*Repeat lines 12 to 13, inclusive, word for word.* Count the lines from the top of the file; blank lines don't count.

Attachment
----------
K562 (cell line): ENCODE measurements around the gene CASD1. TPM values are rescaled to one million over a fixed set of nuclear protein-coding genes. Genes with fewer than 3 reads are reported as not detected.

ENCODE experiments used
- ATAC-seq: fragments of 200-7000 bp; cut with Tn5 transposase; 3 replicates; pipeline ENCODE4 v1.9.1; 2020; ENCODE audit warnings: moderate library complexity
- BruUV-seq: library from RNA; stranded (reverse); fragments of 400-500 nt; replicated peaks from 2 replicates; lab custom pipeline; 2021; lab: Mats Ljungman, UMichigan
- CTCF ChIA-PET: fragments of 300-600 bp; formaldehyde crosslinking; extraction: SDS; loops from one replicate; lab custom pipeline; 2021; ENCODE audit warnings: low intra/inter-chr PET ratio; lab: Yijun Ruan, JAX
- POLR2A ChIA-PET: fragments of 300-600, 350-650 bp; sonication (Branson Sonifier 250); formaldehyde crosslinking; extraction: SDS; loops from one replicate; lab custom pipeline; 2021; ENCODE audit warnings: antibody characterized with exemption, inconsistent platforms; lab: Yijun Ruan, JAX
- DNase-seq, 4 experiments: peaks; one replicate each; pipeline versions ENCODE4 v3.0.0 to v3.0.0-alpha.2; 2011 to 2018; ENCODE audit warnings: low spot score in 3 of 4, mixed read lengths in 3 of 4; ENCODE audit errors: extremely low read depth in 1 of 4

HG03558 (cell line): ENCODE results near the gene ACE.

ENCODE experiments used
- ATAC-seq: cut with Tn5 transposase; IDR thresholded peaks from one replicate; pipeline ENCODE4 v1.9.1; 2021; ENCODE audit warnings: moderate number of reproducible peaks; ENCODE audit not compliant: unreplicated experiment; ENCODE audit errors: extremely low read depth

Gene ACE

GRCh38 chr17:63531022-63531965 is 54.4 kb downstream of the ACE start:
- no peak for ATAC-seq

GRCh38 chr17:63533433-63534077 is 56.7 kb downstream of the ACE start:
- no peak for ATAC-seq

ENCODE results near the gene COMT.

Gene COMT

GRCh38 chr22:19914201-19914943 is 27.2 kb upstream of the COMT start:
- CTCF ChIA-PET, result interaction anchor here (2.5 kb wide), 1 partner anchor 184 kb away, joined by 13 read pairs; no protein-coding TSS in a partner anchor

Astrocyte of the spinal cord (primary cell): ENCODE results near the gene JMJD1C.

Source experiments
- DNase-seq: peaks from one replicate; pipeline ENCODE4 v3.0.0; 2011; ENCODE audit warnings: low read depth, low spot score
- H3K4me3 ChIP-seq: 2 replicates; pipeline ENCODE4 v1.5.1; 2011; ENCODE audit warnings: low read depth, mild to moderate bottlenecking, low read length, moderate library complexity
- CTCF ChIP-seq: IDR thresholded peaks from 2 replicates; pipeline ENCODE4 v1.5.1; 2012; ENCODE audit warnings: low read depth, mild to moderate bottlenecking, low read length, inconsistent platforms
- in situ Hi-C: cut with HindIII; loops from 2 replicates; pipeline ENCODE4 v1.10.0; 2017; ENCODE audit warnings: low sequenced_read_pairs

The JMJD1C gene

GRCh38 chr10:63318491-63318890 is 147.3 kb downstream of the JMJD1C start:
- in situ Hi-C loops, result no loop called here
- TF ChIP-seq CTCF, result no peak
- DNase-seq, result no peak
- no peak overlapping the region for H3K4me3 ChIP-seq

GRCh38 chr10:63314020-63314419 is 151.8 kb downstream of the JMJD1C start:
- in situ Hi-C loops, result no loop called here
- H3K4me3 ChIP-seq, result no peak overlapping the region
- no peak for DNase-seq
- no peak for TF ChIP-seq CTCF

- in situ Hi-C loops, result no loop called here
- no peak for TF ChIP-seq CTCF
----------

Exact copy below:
GRCh38 chr17:63531022-63531965 is 54.4 kb downstream of the ACE start:
- no peak for ATAC-seq